County Executive Falk Announces Support to Move Ahead on Next Step in Seeking Foreign Trade Zone Status at Dane County Regional Airport
For more information contact:Sharyn Wisniewski, 267-8823
FOR IMMEDIATE RELEASE 5/30/2003Issued By: County ExecutiveView only releases from County Executive
Dane County Executive Kathleen Falk today announced that support in the business community and the potential for creating more jobs in Dane County means the Dane County Regional Airport will move ahead with plans to establish a Foreign Trade Zone at the Airport.
“Creating jobs for our hard-working Dane County citizens, and further boosting our position in the global economy is why we are here today,” Falk said at an afternoon press conference at the airport. “We need to be forward thinking, and forward moving to compete in today’s competitive global economy.
A Foreign Trade Zone is a secure area located in or near a U.S. customs ports of entry—such as an airport or seaport. Businesses affiliated with a Foreign Trade Zone receive certain benefits relating to import duties and customs fees.
“I am pleased to have with us today, representatives of Fiskars, Trek Bicycle, Famous Footwear, Swiss Colony, Capitol Warehousing, Pacific Cycle and Datex Ohmeda. Their interest in this initiative and commitment to our regional economy is very much appreciated,” said Falk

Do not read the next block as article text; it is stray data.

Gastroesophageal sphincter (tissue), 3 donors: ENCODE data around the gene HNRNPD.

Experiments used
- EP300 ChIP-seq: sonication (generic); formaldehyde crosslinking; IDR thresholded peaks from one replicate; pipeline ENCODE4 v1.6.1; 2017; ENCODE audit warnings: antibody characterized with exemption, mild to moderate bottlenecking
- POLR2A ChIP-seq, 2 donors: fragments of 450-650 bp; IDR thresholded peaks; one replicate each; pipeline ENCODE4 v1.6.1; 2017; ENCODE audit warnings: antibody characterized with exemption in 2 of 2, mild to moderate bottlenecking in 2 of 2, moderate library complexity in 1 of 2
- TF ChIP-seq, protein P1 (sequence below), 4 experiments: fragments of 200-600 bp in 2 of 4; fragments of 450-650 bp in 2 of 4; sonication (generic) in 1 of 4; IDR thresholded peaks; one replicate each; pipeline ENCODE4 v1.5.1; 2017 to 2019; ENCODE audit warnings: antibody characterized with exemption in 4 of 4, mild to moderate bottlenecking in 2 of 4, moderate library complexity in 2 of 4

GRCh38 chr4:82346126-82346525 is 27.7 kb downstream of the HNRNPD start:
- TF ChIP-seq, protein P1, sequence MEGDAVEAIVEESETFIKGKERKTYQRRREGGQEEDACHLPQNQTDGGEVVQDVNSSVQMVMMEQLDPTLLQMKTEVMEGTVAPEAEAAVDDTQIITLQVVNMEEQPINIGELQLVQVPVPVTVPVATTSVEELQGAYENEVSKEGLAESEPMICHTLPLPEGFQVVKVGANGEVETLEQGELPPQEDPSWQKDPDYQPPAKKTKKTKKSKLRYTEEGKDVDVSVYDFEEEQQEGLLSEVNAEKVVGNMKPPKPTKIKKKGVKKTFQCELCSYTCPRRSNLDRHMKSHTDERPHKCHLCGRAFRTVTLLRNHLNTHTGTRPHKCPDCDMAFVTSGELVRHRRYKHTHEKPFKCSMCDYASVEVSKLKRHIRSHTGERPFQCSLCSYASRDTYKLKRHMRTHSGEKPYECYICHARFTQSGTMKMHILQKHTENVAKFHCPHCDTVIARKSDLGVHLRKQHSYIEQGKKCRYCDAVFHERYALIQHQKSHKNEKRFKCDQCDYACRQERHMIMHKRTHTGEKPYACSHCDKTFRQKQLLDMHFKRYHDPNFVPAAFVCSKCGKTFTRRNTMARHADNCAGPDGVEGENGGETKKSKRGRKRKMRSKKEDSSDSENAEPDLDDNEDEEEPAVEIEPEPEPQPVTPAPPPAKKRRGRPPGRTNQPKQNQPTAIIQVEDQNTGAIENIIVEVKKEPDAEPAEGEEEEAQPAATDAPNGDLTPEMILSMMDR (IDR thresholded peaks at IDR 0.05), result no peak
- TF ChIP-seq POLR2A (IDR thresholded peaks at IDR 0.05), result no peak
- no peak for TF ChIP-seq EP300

Last year Falk announced that the Dane County Regional Airport was taking the first steps to determine if there was business interest in further pursuing Foreign Trade Zone status at the airport.
The results of that first step were announced today in a Feasibility Study, conducted by Bright Consulting, Inc., For the study, thousands of companies were contacted, hundreds of companies expressed interest, and based on preliminary discussion, dozens could benefit from a local Foreign Trade Zone.
Support has also been forthcoming from statewide organizations such as Wisconsin Manufacturers and Commerce, the Wisconsin Economic Development Association, the Wisconsin Technology Council and locally, the Greater Madison Chamber of Commerce.
A 42-member E-Advisory Council representing labor, business, economic development and government provided advice and a sounding board in development of the Feasibility Study.
“The study told us that the region has a number of businesses that potentially would benefit from staying here, or expanding all, or part of their operations here, bringing dollars and jobs into our county,” said Falk.
“Today I am announcing our plan to move ahead with the next step to conduct the required economic analysis, and develop a federal application for a new trade zone. Our airport is both a transportation and an economic hub, and I am pleased with the airport’s leadership on this global frontier,” said Falk.
According to the feasibility study, the entire State of Wisconsin is underserved by the Foreign Trade Zone program. Wisconsin’s use of FTZs ranks near the bottom nationally and regionally, according to the Wisconsin Department of Commerce. There are currently two FTZs in Wisconsin, located in Green Bay and Milwaukee.